Once you assess your networks you should then look at how that network along with all the devices, personnel, and infrastructure is protected.  Part of this will be done during the above assessment.  One of the major issues found outside of issues in physical security is personnel training.  Organizations spend hundreds of thousands of dollars and in some cases millions to protect their network infrastructure but fail to provide some basic training and recurring training to the people who use that network.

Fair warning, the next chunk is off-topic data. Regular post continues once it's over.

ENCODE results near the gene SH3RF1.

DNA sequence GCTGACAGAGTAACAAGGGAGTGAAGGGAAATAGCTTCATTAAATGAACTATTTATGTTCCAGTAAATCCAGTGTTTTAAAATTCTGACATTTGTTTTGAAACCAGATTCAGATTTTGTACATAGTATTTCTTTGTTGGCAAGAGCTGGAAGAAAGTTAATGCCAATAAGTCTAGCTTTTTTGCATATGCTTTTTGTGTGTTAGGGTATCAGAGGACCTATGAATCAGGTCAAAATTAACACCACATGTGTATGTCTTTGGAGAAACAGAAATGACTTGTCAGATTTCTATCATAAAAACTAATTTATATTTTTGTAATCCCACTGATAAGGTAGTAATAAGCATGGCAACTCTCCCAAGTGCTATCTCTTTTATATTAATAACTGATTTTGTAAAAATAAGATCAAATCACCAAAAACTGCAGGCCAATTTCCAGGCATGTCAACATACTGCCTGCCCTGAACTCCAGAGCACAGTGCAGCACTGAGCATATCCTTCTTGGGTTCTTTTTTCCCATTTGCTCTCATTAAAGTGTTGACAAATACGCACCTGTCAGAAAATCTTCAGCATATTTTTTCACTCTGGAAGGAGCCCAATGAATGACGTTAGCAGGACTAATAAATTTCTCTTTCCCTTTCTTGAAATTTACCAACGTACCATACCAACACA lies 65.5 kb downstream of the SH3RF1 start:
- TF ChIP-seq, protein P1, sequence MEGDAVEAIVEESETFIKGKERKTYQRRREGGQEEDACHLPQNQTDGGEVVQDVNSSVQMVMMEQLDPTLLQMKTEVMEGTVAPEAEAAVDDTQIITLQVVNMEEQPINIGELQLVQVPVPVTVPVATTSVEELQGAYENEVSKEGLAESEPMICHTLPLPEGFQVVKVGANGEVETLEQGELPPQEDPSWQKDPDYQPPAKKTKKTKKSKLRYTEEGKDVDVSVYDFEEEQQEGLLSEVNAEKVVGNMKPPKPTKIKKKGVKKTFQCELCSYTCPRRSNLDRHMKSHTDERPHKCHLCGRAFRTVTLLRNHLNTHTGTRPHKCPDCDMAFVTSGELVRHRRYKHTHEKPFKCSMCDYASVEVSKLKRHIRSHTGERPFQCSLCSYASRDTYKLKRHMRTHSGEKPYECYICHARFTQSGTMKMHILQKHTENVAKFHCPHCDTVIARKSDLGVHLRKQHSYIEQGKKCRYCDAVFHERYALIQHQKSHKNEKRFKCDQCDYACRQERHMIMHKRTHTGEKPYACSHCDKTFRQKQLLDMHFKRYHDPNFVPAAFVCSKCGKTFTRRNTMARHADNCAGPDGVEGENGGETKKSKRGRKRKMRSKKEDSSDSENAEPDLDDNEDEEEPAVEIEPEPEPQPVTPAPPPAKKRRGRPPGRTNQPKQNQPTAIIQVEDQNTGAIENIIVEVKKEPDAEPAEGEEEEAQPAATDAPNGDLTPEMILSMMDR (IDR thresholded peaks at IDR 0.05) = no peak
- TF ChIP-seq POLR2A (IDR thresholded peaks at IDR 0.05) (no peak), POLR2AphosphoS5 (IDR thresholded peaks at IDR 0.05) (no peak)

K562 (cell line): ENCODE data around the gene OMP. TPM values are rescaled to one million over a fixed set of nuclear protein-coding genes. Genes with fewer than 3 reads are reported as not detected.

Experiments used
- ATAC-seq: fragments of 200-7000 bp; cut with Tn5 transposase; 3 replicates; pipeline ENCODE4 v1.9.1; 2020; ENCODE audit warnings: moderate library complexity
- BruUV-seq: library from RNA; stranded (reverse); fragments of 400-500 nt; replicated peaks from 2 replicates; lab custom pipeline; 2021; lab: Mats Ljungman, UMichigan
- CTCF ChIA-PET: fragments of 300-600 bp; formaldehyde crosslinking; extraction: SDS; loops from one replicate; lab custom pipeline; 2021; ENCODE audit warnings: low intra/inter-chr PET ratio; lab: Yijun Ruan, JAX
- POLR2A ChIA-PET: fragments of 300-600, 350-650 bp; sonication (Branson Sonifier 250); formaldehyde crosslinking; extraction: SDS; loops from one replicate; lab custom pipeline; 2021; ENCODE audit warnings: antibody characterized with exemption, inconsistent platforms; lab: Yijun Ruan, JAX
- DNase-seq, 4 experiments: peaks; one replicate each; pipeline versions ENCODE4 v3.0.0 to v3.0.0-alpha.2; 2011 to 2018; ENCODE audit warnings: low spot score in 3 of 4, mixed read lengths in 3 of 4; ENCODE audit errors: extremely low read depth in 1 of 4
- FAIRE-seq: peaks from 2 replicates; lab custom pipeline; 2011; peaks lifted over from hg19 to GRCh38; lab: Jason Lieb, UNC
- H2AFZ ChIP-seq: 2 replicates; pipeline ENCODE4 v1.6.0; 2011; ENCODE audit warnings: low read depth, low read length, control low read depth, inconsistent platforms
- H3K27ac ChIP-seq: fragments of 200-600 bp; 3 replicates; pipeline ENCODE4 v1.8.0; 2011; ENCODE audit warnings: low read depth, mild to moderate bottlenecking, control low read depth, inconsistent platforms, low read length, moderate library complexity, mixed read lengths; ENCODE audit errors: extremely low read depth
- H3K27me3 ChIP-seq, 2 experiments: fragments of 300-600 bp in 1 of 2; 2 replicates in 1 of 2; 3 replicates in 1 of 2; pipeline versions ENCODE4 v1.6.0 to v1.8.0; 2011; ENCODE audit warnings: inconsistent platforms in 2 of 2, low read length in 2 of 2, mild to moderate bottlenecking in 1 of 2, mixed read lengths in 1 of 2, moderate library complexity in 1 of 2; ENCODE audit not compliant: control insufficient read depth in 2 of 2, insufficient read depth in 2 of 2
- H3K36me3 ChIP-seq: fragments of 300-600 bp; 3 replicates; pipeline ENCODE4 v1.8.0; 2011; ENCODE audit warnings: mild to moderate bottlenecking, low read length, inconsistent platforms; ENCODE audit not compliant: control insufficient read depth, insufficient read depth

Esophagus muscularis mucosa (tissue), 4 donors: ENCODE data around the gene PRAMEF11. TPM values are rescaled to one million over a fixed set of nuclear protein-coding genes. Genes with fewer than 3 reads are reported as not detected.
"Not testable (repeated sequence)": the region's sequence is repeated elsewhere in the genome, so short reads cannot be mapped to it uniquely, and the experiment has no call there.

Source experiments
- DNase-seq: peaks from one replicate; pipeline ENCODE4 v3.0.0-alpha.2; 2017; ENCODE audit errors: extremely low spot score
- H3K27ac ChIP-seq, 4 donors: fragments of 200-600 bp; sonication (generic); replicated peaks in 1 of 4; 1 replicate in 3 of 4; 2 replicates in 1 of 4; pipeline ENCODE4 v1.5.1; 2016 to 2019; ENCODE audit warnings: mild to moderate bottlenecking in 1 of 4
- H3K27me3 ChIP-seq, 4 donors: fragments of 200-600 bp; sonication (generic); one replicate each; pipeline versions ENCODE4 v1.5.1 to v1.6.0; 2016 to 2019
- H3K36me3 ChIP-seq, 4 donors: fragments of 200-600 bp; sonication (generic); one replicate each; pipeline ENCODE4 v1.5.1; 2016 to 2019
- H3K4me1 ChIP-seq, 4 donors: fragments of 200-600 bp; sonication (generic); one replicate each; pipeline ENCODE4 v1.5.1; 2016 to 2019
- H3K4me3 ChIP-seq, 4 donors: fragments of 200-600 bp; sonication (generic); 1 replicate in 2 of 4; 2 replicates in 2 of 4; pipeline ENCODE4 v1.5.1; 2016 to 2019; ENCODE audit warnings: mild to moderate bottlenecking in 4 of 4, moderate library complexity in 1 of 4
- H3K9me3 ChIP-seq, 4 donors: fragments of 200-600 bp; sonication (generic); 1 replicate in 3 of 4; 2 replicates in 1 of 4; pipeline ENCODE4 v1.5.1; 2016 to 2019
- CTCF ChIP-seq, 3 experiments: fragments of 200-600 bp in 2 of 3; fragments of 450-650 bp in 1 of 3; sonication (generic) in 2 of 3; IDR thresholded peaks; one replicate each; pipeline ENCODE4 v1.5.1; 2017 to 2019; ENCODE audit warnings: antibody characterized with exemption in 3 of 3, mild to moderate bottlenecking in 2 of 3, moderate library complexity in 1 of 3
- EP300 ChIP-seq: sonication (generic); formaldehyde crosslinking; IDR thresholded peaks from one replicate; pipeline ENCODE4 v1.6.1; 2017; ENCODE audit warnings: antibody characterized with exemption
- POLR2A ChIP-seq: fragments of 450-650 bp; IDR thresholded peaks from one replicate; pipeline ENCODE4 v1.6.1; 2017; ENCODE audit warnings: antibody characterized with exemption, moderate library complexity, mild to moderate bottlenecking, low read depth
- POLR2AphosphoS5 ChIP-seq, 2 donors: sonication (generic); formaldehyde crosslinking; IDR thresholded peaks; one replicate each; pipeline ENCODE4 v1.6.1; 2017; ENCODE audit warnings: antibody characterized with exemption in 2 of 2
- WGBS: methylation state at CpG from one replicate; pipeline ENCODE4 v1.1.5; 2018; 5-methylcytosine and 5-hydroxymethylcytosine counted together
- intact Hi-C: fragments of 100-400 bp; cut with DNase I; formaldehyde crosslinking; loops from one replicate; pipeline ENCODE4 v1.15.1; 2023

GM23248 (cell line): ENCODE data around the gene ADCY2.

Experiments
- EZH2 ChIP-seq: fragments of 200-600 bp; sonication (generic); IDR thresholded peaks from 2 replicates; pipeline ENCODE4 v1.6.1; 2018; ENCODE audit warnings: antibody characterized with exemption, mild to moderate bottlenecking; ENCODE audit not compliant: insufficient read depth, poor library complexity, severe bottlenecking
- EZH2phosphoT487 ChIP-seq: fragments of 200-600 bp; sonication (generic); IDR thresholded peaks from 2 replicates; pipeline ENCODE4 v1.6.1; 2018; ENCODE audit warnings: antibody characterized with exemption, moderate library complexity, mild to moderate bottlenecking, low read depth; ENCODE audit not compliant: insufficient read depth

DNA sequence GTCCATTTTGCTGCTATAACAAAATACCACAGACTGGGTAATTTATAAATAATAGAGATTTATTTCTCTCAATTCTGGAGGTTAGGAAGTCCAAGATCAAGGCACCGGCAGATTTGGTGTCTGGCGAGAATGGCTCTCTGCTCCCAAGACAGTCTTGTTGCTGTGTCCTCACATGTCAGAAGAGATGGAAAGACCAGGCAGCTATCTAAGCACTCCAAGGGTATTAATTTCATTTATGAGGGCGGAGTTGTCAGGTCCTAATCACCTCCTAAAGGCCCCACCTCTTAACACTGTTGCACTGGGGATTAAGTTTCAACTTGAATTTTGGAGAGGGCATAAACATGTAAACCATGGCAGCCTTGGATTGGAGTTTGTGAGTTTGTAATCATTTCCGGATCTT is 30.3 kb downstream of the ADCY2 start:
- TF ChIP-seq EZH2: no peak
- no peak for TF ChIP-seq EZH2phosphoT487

The third step involves putting in place the tools to detect any potential intrusions or malicious activity within the networks.  Many firewall devices, routers, and network devices have basic security that provides intrusion detection, however these detection tools need to be set-up and someone needs to look over the logs to determine what is and is not normal within that network. There are also advanced tools that can be used to monitor the networks along with the endpoint devices within that network for potential vulnerabilities.  If you can, it is more effective to work with an outside vendor to help provide this type of service.  Most small companies and vessels don’t have the capability to configure and monitor the output from the detection devices.